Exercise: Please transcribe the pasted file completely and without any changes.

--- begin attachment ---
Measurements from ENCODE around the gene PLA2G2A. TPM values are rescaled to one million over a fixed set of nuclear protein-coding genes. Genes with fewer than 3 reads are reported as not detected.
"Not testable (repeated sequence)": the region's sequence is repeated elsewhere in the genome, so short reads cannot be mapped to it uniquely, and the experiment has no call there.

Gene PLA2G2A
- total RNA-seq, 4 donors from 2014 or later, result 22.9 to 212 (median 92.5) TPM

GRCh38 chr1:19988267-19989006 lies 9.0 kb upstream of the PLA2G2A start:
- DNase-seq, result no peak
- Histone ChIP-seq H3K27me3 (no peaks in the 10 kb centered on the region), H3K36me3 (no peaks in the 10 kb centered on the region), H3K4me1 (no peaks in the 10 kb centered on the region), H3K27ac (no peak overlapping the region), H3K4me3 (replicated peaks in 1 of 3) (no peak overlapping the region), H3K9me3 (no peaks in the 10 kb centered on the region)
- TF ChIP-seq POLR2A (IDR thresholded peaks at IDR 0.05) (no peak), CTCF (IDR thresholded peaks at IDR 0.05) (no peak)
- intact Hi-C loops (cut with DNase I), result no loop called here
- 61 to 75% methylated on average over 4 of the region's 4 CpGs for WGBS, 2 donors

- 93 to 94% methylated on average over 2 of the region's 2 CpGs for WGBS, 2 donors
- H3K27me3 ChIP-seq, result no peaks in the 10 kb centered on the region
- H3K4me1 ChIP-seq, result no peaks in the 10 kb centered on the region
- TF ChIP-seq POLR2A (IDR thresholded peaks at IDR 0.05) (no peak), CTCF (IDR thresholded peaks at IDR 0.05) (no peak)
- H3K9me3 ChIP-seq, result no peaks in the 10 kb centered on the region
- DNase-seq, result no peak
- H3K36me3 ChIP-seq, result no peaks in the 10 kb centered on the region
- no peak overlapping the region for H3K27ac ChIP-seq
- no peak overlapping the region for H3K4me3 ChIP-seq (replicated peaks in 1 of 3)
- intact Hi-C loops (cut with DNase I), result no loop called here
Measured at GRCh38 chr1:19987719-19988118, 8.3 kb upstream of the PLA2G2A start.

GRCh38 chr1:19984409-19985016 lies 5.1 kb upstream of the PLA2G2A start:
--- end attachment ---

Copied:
Measurements from ENCODE around the gene PLA2G2A. TPM values are rescaled to one million over a fixed set of nuclear protein-coding genes. Genes with fewer than 3 reads are reported as not detected.
"Not testable (repeated sequence)": the region's sequence is repeated elsewhere in the genome, so short reads cannot be mapped to it uniquely, and the experiment has no call there.

Gene PLA2G2A
- total RNA-seq, 4 donors from 2014 or later, result 22.9 to 212 (median 92.5) TPM

GRCh38 chr1:19988267-19989006 lies 9.0 kb upstream of the PLA2G2A start:
- DNase-seq, result no peak
- Histone ChIP-seq H3K27me3 (no peaks in the 10 kb centered on the region), H3K36me3 (no peaks in the 10 kb centered on the region), H3K4me1 (no peaks in the 10 kb centered on the region), H3K27ac (no peak overlapping the region), H3K4me3 (replicated peaks in 1 of 3) (no peak overlapping the region), H3K9me3 (no peaks in the 10 kb centered on the region)
- TF ChIP-seq POLR2A (IDR thresholded peaks at IDR 0.05) (no peak), CTCF (IDR thresholded peaks at IDR 0.05) (no peak)
- intact Hi-C loops (cut with DNase I), result no loop called here
- 61 to 75% methylated on average over 4 of the region's 4 CpGs for WGBS, 2 donors

- 93 to 94% methylated on average over 2 of the region's 2 CpGs for WGBS, 2 donors
- H3K27me3 ChIP-seq, result no peaks in the 10 kb centered on the region
- H3K4me1 ChIP-seq, result no peaks in the 10 kb centered on the region
- TF ChIP-seq POLR2A (IDR thresholded peaks at IDR 0.05) (no peak), CTCF (IDR thresholded peaks at IDR 0.05) (no peak)
- H3K9me3 ChIP-seq, result no peaks in the 10 kb centered on the region
- DNase-seq, result no peak
- H3K36me3 ChIP-seq, result no peaks in the 10 kb centered on the region
- no peak overlapping the region for H3K27ac ChIP-seq
- no peak overlapping the region for H3K4me3 ChIP-seq (replicated peaks in 1 of 3)
- intact Hi-C loops (cut with DNase I), result no loop called here
Measured at GRCh38 chr1:19987719-19988118, 8.3 kb upstream of the PLA2G2A start.

GRCh38 chr1:19984409-19985016 lies 5.1 kb upstream of the PLA2G2A start: